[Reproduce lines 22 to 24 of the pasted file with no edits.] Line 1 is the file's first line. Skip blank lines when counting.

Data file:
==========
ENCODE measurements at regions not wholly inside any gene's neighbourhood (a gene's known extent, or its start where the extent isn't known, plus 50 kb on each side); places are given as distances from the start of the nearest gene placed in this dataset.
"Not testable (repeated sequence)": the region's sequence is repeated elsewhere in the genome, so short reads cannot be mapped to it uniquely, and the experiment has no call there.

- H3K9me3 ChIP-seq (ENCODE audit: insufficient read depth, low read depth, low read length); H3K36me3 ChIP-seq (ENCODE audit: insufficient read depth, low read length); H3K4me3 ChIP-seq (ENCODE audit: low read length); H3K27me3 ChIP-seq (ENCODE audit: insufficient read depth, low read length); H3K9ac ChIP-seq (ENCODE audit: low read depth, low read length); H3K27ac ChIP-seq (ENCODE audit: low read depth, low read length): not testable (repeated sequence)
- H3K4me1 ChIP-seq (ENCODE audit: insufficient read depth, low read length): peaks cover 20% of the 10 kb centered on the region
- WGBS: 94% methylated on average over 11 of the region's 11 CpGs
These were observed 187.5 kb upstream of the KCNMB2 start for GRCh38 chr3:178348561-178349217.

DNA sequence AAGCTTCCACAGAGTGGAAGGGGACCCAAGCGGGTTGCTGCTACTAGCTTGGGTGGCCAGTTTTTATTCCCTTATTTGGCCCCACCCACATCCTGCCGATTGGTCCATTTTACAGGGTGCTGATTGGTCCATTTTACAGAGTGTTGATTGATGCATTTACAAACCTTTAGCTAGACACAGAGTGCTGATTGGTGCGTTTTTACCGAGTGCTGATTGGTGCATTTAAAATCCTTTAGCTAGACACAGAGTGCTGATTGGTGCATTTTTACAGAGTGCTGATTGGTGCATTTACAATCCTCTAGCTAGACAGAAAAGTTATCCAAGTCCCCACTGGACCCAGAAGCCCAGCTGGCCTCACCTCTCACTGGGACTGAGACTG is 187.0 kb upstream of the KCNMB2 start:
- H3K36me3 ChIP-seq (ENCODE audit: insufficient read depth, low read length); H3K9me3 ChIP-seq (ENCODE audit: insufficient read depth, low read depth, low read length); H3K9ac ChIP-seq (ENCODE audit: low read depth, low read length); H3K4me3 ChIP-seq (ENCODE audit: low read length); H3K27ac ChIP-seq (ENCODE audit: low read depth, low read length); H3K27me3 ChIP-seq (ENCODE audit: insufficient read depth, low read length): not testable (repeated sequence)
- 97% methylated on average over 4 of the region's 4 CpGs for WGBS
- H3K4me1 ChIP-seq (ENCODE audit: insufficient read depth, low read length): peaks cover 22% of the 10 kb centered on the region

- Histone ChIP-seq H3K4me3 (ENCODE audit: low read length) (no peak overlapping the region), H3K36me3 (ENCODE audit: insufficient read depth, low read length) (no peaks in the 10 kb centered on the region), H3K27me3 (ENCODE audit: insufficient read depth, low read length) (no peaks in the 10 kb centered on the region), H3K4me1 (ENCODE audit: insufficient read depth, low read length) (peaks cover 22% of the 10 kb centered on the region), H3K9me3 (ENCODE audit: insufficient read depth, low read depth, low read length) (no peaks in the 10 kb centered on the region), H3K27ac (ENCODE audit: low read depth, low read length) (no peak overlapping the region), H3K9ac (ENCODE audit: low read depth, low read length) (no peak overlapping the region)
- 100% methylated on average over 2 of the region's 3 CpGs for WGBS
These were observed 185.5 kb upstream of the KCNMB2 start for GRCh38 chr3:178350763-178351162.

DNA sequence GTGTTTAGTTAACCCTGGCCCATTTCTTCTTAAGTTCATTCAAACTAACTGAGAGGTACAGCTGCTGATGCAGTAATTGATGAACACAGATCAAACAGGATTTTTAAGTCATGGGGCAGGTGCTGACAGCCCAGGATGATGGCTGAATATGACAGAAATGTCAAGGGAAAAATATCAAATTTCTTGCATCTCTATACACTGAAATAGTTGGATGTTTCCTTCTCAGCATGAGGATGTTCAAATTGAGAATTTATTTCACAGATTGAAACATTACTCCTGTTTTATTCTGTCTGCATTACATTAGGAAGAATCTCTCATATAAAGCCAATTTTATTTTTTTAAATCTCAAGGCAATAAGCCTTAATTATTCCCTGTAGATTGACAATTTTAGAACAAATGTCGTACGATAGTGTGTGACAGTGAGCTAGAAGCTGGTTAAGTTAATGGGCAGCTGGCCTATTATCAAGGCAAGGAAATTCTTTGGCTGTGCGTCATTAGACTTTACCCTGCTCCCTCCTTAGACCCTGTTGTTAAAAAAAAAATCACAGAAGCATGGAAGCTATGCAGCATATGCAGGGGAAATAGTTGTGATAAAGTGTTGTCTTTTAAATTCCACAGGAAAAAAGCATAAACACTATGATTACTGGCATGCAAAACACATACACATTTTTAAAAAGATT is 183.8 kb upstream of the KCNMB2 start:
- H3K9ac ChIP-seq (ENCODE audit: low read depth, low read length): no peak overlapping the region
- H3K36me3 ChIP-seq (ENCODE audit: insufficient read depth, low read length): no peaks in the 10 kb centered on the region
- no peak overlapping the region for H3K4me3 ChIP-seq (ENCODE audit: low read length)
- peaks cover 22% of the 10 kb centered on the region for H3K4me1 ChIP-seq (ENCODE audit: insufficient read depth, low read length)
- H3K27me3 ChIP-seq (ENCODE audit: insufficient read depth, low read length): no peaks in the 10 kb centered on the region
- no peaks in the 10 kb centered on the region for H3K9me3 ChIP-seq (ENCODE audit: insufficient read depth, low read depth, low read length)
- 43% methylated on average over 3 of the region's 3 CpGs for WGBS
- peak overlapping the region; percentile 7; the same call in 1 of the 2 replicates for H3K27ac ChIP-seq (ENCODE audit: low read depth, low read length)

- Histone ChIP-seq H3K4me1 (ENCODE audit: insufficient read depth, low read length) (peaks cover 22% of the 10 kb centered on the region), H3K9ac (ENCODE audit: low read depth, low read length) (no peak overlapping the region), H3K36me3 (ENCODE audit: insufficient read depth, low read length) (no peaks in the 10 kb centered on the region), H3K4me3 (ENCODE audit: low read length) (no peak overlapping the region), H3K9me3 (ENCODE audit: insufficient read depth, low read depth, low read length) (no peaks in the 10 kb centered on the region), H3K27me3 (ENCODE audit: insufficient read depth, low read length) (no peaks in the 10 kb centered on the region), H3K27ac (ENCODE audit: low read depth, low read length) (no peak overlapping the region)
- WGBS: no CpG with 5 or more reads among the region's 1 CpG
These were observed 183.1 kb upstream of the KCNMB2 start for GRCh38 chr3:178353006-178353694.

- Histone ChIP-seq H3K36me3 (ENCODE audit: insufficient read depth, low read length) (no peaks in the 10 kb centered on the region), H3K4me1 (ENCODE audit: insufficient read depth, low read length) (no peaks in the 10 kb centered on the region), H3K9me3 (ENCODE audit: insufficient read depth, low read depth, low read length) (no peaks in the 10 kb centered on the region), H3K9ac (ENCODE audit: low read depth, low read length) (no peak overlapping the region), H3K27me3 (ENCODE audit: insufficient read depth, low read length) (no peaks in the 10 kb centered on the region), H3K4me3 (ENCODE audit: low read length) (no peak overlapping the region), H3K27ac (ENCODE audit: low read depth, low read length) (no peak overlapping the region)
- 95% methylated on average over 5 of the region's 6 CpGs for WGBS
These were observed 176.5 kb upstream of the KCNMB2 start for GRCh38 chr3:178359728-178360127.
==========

- peak overlapping the region; percentile 7; the same call in 1 of the 2 replicates for H3K27ac ChIP-seq (ENCODE audit: low read depth, low read length)

- Histone ChIP-seq H3K4me1 (ENCODE audit: insufficient read depth, low read length) (peaks cover 22% of the 10 kb centered on the region), H3K9ac (ENCODE audit: low read depth, low read length) (no peak overlapping the region), H3K36me3 (ENCODE audit: insufficient read depth, low read length) (no peaks in the 10 kb centered on the region), H3K4me3 (ENCODE audit: low read length) (no peak overlapping the region), H3K9me3 (ENCODE audit: insufficient read depth, low read depth, low read length) (no peaks in the 10 kb centered on the region), H3K27me3 (ENCODE audit: insufficient read depth, low read length) (no peaks in the 10 kb centered on the region), H3K27ac (ENCODE audit: low read depth, low read length) (no peak overlapping the region)
- WGBS: no CpG with 5 or more reads among the region's 1 CpG